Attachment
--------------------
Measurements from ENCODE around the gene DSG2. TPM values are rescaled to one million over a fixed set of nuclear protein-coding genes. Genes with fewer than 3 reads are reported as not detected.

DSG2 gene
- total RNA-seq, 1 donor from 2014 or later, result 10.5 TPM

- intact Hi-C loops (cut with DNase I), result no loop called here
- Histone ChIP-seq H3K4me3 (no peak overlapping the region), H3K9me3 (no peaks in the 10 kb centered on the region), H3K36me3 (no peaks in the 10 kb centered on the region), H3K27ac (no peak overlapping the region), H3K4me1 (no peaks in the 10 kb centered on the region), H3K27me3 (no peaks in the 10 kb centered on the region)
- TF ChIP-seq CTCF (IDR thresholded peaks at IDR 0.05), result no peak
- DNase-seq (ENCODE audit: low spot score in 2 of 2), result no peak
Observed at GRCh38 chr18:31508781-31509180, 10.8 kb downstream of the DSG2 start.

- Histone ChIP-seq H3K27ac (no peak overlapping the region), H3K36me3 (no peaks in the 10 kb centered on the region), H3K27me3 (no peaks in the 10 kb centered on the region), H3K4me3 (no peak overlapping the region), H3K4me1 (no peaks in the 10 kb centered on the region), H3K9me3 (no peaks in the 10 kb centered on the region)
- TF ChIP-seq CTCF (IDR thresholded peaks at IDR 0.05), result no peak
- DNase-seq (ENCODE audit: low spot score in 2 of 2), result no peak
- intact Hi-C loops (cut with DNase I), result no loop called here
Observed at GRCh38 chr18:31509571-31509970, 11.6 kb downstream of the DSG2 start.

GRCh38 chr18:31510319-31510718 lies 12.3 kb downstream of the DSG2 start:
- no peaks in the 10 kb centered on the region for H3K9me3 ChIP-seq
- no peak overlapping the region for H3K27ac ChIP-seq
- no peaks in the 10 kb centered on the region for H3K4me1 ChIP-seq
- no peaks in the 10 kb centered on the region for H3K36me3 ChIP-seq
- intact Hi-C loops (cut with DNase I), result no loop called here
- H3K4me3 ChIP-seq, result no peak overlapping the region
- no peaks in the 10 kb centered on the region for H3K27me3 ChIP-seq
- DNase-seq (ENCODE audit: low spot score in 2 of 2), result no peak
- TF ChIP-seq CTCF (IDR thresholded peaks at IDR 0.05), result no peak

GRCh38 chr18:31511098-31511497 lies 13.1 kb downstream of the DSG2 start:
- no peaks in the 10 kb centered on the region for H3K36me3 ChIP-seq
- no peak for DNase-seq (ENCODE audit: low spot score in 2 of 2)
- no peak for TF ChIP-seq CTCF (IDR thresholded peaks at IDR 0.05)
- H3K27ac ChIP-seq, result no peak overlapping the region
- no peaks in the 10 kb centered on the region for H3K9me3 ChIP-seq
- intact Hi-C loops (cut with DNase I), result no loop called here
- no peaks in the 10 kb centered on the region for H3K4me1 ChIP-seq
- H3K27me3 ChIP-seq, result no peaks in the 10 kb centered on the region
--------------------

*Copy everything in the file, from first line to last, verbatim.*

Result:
Measurements from ENCODE around the gene DSG2. TPM values are rescaled to one million over a fixed set of nuclear protein-coding genes. Genes with fewer than 3 reads are reported as not detected.

DSG2 gene
- total RNA-seq, 1 donor from 2014 or later, result 10.5 TPM

- intact Hi-C loops (cut with DNase I), result no loop called here
- Histone ChIP-seq H3K4me3 (no peak overlapping the region), H3K9me3 (no peaks in the 10 kb centered on the region), H3K36me3 (no peaks in the 10 kb centered on the region), H3K27ac (no peak overlapping the region), H3K4me1 (no peaks in the 10 kb centered on the region), H3K27me3 (no peaks in the 10 kb centered on the region)
- TF ChIP-seq CTCF (IDR thresholded peaks at IDR 0.05), result no peak
- DNase-seq (ENCODE audit: low spot score in 2 of 2), result no peak
Observed at GRCh38 chr18:31508781-31509180, 10.8 kb downstream of the DSG2 start.

- Histone ChIP-seq H3K27ac (no peak overlapping the region), H3K36me3 (no peaks in the 10 kb centered on the region), H3K27me3 (no peaks in the 10 kb centered on the region), H3K4me3 (no peak overlapping the region), H3K4me1 (no peaks in the 10 kb centered on the region), H3K9me3 (no peaks in the 10 kb centered on the region)
- TF ChIP-seq CTCF (IDR thresholded peaks at IDR 0.05), result no peak
- DNase-seq (ENCODE audit: low spot score in 2 of 2), result no peak
- intact Hi-C loops (cut with DNase I), result no loop called here
Observed at GRCh38 chr18:31509571-31509970, 11.6 kb downstream of the DSG2 start.

GRCh38 chr18:31510319-31510718 lies 12.3 kb downstream of the DSG2 start:
- no peaks in the 10 kb centered on the region for H3K9me3 ChIP-seq
- no peak overlapping the region for H3K27ac ChIP-seq
- no peaks in the 10 kb centered on the region for H3K4me1 ChIP-seq
- no peaks in the 10 kb centered on the region for H3K36me3 ChIP-seq
- intact Hi-C loops (cut with DNase I), result no loop called here
- H3K4me3 ChIP-seq, result no peak overlapping the region
- no peaks in the 10 kb centered on the region for H3K27me3 ChIP-seq
- DNase-seq (ENCODE audit: low spot score in 2 of 2), result no peak
- TF ChIP-seq CTCF (IDR thresholded peaks at IDR 0.05), result no peak

GRCh38 chr18:31511098-31511497 lies 13.1 kb downstream of the DSG2 start:
- no peaks in the 10 kb centered on the region for H3K36me3 ChIP-seq
- no peak for DNase-seq (ENCODE audit: low spot score in 2 of 2)
- no peak for TF ChIP-seq CTCF (IDR thresholded peaks at IDR 0.05)
- H3K27ac ChIP-seq, result no peak overlapping the region
- no peaks in the 10 kb centered on the region for H3K9me3 ChIP-seq
- intact Hi-C loops (cut with DNase I), result no loop called here
- no peaks in the 10 kb centered on the region for H3K4me1 ChIP-seq
- H3K27me3 ChIP-seq, result no peaks in the 10 kb centered on the region